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Durham County Council v Dunn  EWCA Civ 1654 is a case about a civil claim arising from alleged abuse of a person at a young people's centre; but for the family lawyer it operates on at least two levels alongside that:
First it provides summary of the rules on disclosure (CPR 1998 Part 31, and applicable FPR 2010 Part 21 and common law in family proceedings) as distinct from seeking information under Data Protection Act 1998; and why it is almost invariably more appropriate and effective to proceed under CPR 1998 Part 31 (especially once proceedings are issued).
Secondly, it provides a tour de force by Munby LJ on case law developments in public interest immunity, and his assessment of what is now the modern law. (This was a day or two before judgement in the Supreme Court in Re A (A Child) UKSC 60 (no public interest immunity for the child case informer); but that case does not seem to have established any real legal principle: it appears in Munby LJ's summary as Re J, still in the Court of Appeal).
In Durham v Dunn the Court of Appeal considered an application by a former resident of Aycliffe Young People's Centre in County Durham. He alleged abuse committed upon him whilst he was there. He sought disclosure against the County Council (‘DCC') seeking information as to the names and other details of people who may have abused him. His solicitors initially sought information under DPA 1998 (remarkably, it might be thought). When the information provided by DCC proved inadequate they argued their claim before the district judge again under DPA 1998. Redacted disclosure was ordered by the district judge; but he gave permission to appeal. The circuit judge allowed Dunn's appeal and ordered references to redaction to be removed from the order.
Maurice Kay LJ looked carefully at the way the judge had dealt with disclosure. He found that - like the district judge - the judge referred to ‘a statutory duty to protect data'. This he felt was misleading. He then considered public interest immunity (‘PII': for which there was no claim by DCC); and in European Convention 1950 terms he sought the balance between privacy and a fair trial:
 ... The true position is that CPR 1998 Part 31, read as a whole, enables and requires the court to excuse disclosure or inspection on public interest grounds. In a case such as the present one, it may be misleading to describe the issue as one of [PII].... The requisite balancing exercise is between, on the one hand, a party's right to a fair trial at common law and pursuant to Article 6 of the ... (ECHR) and, on the other hand, the rights of his opponent or a non-party to privacy or confidentiality which may most conveniently be protected through the lens of Article 8. It is a distraction to start with the DPA 1998, as the Act itself acknowledges....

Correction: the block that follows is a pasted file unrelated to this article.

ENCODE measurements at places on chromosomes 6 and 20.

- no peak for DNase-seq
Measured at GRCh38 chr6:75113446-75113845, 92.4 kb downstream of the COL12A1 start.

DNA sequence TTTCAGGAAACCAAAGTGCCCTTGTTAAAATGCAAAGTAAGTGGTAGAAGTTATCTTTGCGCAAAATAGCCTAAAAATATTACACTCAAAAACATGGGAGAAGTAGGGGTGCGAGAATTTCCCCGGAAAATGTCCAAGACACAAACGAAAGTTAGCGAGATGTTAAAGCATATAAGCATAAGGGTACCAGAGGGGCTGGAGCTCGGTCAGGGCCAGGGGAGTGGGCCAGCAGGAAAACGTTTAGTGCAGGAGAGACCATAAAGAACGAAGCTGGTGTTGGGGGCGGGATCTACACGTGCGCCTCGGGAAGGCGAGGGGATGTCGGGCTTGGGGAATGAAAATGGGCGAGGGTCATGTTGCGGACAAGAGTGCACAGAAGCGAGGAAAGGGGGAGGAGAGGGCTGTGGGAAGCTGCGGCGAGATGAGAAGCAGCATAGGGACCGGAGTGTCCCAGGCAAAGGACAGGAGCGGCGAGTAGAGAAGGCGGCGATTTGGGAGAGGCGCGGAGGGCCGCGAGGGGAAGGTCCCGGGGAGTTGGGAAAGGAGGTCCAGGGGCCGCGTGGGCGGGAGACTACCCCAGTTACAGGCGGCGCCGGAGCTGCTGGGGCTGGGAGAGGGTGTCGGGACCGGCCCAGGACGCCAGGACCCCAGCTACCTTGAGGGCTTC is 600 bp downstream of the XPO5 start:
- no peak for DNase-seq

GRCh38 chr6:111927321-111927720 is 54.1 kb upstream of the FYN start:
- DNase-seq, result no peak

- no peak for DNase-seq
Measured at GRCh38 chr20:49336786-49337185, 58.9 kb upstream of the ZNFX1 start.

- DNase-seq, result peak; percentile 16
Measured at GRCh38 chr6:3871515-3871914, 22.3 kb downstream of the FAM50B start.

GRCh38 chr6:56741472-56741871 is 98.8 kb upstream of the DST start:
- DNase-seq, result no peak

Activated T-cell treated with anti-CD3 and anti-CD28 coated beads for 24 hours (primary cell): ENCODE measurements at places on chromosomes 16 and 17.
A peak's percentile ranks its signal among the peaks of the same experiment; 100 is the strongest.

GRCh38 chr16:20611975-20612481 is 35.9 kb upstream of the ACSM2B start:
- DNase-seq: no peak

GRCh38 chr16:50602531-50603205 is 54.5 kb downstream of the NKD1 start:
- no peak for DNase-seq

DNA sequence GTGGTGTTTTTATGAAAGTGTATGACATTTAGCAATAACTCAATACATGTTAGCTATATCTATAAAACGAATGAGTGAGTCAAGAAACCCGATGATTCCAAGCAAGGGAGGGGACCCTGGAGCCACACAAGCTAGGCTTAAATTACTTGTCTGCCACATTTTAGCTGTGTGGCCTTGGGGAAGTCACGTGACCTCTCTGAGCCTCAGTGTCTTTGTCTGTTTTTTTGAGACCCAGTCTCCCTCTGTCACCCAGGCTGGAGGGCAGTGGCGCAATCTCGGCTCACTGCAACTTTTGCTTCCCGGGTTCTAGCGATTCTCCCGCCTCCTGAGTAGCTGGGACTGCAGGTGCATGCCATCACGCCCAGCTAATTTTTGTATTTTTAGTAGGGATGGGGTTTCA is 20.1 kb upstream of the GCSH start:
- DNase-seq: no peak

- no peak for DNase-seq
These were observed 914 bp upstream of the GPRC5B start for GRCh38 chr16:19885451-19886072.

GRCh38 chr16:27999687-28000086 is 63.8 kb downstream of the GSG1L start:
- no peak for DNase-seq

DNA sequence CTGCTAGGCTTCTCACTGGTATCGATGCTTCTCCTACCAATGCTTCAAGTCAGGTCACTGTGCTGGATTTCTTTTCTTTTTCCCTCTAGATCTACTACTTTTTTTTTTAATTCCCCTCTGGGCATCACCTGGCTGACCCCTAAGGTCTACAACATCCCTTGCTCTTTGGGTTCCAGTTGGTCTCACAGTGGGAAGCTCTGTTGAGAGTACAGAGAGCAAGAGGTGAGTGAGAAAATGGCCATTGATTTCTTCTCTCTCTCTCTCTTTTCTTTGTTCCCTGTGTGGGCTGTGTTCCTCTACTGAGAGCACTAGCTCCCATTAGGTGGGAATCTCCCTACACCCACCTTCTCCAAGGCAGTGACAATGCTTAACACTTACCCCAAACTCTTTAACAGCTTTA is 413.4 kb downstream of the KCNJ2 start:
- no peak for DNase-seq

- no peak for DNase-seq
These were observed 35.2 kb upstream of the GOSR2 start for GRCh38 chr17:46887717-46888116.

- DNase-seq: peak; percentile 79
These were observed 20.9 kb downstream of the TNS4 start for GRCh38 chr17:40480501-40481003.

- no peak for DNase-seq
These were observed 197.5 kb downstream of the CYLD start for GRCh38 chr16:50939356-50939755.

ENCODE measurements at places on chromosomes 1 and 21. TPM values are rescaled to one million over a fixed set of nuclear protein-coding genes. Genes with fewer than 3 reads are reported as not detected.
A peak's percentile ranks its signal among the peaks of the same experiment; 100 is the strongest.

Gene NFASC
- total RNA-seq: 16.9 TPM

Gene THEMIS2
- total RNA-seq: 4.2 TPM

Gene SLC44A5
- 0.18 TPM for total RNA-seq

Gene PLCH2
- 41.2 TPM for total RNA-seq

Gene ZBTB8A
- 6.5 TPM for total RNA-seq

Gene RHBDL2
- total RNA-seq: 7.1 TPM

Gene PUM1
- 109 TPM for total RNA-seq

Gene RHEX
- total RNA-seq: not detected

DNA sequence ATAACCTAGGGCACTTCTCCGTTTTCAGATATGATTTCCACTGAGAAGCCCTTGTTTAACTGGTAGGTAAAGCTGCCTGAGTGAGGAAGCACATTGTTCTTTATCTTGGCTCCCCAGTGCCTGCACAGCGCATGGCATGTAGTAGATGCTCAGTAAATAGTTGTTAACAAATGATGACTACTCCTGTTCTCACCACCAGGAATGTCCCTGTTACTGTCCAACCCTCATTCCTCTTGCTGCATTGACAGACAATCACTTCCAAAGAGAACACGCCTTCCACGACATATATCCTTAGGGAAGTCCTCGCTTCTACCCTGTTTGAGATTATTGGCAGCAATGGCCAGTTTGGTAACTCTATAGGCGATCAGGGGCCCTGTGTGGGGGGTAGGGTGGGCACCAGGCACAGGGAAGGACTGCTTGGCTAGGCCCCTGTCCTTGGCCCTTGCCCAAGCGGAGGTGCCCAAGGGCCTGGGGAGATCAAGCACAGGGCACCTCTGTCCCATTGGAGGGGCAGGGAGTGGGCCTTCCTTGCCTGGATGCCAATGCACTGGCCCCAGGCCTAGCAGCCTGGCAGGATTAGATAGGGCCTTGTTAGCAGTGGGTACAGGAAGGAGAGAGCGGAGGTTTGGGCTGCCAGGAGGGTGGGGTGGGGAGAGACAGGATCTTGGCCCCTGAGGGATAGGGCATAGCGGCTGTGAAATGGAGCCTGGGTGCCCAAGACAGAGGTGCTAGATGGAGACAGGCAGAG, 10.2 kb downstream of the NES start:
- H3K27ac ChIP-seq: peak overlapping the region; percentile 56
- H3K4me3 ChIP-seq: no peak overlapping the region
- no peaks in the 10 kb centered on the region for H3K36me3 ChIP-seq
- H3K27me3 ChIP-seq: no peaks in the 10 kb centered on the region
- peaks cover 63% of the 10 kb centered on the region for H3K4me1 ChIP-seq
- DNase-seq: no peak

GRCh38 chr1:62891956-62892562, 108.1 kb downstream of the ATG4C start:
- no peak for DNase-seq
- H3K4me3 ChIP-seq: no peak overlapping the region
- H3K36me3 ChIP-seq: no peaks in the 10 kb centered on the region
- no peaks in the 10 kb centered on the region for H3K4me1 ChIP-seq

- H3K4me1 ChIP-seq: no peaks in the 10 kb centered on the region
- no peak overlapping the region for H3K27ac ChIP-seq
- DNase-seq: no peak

To protect the identities of non-parties (ie the names and details sought by the claimant) the court protected their privacy by including in the order ‘
And the President (as he then was not)? He points out that it can be misleading to think that all social work records (eg as a class of public documents) is automatically covered by PII. Without forming ‘a definitive view' on the subject (his comments are obiter, as the point was not in issue before the court), he provides one of those immensely helpful historical surveys of the case law which anyone concerned with PII will find does most of their job for them.
David Burrows is author of Practice of Family Law: Evidence and Procedure (Jordans, 2012). Disclosure is dealt with in Chapter 26 and public interest immunity in Chapter 30.
The views expressed by contributing authors are not necessarily those of Family Law or Jordan Publishing and should not be considered as legal advice.
"A large and important book that should be on the shelf of every family lawyer." Sir James Munby